Ruby 2.0, 65
76 164 characters
eval r="gets p;$<.pos=0;`ruby -c 2>&0`;p$?==0&&$_!='eval r=%p'%r"
This uses Ruby's built-in syntax checker (
ruby -c) to check the input's syntax, which means the code won't be evaluated.
Basic usage example:
ruby syntax.rb <<< foo
ruby syntax.rb <<< "'"
ruby syntax.rb < synxtax.rb # assumes the file was saved without trailing newline
This solution is (was) based on the standard Ruby quine:
q="q=%p;puts q%%q";puts q%q
%p is the format specifier for
arg.inspect, which can be compared to
evaling the string returned by
arg.inspect, you (usually) get the original value again. Thus, when formatting the
q string with itself as argument, the
%p inside the string will be replaced with the quoted string itself (i.e. we get something like
"q=\"q=%p;puts q%%q\";puts q%q").
Generalizing this type of quine leads to something like the following:
This approach has one huge drawback though (at least in code-golf): All code needs to be duplicated. Luckily,
eval can be used to get around this:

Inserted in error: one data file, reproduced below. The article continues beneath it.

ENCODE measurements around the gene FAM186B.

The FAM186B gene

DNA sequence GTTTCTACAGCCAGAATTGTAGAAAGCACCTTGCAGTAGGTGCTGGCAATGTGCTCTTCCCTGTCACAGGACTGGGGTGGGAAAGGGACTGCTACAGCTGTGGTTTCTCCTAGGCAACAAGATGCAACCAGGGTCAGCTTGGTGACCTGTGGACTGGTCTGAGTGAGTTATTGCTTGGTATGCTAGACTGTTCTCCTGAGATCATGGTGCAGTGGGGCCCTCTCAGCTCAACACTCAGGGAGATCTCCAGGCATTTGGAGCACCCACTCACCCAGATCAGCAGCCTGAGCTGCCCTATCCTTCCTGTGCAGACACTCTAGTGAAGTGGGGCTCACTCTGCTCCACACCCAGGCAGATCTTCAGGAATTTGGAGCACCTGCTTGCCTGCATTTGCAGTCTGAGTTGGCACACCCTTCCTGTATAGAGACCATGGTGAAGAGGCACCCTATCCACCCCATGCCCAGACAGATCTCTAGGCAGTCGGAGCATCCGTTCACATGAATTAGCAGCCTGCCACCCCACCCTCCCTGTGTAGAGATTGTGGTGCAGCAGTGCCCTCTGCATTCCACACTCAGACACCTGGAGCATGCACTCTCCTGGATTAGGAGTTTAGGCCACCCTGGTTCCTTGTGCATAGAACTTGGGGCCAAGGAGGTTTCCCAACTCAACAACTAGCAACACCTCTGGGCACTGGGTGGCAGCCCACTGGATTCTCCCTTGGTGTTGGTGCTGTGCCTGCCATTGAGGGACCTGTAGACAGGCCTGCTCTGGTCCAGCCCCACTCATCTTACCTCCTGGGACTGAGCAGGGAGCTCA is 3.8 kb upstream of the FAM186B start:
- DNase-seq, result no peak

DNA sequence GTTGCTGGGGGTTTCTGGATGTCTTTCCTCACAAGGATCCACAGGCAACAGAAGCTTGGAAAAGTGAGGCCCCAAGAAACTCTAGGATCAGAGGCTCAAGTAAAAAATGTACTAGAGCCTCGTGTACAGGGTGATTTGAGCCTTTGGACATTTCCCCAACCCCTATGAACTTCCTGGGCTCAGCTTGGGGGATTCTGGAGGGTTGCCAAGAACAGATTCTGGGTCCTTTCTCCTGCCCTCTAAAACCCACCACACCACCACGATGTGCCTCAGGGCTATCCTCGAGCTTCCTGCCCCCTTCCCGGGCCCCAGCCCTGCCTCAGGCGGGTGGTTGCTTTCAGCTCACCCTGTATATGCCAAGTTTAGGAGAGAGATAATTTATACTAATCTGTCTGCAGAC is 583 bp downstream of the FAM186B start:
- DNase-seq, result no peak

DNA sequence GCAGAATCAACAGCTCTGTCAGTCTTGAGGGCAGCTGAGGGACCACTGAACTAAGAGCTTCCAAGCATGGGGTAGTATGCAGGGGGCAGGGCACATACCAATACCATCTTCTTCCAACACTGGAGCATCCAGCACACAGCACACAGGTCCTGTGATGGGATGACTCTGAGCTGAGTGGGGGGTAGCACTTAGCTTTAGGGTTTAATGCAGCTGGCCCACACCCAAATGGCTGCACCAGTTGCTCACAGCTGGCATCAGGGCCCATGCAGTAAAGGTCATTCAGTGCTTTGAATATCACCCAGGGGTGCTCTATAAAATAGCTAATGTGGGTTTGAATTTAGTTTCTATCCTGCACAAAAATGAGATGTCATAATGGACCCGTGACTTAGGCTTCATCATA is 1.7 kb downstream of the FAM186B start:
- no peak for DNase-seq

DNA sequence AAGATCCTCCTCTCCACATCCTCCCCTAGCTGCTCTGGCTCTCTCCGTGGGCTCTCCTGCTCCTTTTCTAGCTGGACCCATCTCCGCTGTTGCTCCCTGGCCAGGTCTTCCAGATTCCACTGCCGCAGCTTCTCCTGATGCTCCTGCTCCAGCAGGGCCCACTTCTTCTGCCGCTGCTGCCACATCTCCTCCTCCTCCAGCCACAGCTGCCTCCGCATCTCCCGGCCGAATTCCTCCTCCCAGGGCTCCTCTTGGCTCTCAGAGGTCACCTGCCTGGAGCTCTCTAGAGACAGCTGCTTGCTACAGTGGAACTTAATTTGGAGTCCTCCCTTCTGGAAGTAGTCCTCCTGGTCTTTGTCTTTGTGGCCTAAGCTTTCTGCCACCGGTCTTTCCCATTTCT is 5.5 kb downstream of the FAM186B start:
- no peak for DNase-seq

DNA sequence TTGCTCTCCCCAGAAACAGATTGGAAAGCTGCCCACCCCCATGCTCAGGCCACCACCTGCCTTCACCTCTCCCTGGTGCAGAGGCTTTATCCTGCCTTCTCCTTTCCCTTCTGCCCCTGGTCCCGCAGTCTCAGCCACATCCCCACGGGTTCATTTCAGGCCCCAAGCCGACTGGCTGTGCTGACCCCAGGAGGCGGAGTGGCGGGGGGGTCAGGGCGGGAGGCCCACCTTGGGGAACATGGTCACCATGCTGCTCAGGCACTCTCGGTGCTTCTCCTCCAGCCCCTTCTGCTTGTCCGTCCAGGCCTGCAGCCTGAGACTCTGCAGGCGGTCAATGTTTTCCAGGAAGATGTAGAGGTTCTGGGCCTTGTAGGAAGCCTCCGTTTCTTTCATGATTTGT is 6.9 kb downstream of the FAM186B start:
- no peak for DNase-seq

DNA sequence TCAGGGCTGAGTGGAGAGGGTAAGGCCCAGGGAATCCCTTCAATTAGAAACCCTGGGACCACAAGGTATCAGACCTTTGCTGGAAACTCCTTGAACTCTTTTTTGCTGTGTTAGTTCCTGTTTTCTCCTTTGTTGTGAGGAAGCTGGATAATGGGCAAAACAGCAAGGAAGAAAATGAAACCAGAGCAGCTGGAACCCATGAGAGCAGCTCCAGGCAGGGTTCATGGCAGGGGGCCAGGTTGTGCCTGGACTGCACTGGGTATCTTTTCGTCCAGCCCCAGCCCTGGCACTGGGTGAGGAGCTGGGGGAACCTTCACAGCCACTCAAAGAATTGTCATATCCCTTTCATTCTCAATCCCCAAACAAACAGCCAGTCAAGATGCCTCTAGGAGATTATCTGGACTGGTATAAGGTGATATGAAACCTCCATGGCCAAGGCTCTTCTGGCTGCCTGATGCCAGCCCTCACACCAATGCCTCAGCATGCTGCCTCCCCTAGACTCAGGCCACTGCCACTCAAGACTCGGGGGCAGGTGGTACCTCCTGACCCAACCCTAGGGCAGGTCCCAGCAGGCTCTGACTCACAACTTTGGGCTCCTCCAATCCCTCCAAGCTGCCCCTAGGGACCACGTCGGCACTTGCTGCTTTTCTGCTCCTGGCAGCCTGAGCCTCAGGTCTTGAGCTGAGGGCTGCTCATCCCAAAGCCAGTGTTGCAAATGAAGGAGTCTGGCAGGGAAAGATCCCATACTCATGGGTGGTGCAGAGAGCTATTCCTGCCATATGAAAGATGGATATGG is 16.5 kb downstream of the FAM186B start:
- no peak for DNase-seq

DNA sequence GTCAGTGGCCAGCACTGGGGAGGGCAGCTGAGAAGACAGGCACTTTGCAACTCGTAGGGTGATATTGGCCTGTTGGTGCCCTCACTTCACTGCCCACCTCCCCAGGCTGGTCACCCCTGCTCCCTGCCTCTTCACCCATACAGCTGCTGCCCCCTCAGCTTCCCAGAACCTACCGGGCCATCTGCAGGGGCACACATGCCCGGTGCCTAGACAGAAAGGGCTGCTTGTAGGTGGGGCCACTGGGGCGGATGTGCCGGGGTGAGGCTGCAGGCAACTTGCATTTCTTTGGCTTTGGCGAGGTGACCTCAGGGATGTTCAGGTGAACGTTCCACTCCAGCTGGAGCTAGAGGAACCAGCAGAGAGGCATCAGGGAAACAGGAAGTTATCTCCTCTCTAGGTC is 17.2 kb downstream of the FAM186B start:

eval r="some code;'eval r=%p'%r"
What happens here is that the code passed to eval is stored inside
eval is called. As a result, the full source code of the
eval statement can be obtained with
'eval r=%p'%r. If we do this inside the
evald code and ensure that the top level of our consists only of the one
eval statement, that expression actually gives us the full source code of our program, since any additional code passed to
eval is already stored inside
Side note: This approach actually allows us to write a Ruby quine in 26 characters:
eval r="puts'eval r=%p'%r"
Now, in this solution the additional code executed inside
eval consists of four statements:
First, we read all input from STDIN and implicitly save it into
Then, we rewind STDIN so the input is available again for the subprocess we start in the next step.
`ruby -c 2>&0`
This starts Ruby in its built-in syntax checking mode, reading the source code from stdin. If the syntax of the supplied script (filename or stdin) is ok, it prints
Syntax OK to its stdout (which is captured by the parent process), but in case of a syntax error, a description of the error is printed to stderr - which would be visible, so we redirect that into nirvana (
Afterwards, we check the subprocess's exit code
$?, which is 0 if the syntax was ok. Lastly, the input we read earlier (
$_) is compared against our own source code (which, as I described earlier, can be obtained with
Edit: Saved 14 characters thanks to @histocrat!